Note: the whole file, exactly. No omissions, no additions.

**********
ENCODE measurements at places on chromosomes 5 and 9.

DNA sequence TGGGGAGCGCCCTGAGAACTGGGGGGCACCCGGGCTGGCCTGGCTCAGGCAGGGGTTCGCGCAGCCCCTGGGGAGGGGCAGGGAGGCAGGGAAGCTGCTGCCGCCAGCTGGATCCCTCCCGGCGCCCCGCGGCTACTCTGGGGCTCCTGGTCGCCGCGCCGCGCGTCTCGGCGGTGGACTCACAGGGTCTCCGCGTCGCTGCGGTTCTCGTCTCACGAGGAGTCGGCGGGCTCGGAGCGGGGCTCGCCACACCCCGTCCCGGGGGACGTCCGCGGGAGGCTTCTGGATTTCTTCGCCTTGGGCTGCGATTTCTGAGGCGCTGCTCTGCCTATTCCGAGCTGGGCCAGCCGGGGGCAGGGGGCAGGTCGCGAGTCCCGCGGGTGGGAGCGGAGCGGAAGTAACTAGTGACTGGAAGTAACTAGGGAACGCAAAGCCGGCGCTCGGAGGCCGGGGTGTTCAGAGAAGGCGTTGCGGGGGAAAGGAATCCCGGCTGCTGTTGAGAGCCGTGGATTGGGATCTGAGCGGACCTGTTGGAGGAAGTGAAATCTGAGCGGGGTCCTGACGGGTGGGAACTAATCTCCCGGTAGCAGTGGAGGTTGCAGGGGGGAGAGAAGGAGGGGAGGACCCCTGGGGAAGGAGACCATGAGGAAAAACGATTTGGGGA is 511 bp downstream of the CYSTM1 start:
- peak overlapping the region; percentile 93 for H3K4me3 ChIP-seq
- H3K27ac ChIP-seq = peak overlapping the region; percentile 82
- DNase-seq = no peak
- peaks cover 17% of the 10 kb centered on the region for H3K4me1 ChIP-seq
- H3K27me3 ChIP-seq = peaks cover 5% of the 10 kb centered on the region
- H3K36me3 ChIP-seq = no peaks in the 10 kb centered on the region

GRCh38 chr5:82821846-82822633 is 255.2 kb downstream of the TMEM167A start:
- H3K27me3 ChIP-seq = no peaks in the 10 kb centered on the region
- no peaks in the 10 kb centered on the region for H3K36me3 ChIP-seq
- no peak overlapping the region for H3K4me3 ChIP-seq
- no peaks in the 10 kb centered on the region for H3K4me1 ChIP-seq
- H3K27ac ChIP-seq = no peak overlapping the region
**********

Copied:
ENCODE measurements at places on chromosomes 5 and 9.

DNA sequence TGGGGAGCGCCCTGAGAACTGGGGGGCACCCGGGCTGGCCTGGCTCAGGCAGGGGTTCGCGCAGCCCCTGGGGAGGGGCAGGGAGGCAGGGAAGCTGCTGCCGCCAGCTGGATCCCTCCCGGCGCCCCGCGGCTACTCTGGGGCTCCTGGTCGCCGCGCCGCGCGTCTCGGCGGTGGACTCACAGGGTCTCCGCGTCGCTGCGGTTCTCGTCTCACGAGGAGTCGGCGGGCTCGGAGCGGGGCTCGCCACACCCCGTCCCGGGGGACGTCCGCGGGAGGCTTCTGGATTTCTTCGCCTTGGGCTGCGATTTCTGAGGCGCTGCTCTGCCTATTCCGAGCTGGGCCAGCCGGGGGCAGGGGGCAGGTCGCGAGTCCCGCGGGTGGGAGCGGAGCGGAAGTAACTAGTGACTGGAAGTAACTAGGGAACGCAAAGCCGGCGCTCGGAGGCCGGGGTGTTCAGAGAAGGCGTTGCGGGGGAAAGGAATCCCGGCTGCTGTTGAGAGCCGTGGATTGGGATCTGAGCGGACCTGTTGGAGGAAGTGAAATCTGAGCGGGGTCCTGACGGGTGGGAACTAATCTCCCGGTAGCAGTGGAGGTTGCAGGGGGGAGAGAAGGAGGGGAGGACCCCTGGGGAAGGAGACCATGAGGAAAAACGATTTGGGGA is 511 bp downstream of the CYSTM1 start:
- peak overlapping the region; percentile 93 for H3K4me3 ChIP-seq
- H3K27ac ChIP-seq = peak overlapping the region; percentile 82
- DNase-seq = no peak
- peaks cover 17% of the 10 kb centered on the region for H3K4me1 ChIP-seq
- H3K27me3 ChIP-seq = peaks cover 5% of the 10 kb centered on the region
- H3K36me3 ChIP-seq = no peaks in the 10 kb centered on the region

GRCh38 chr5:82821846-82822633 is 255.2 kb downstream of the TMEM167A start:
- H3K27me3 ChIP-seq = no peaks in the 10 kb centered on the region
- no peaks in the 10 kb centered on the region for H3K36me3 ChIP-seq
- no peak overlapping the region for H3K4me3 ChIP-seq
- no peaks in the 10 kb centered on the region for H3K4me1 ChIP-seq
- H3K27ac ChIP-seq = no peak overlapping the region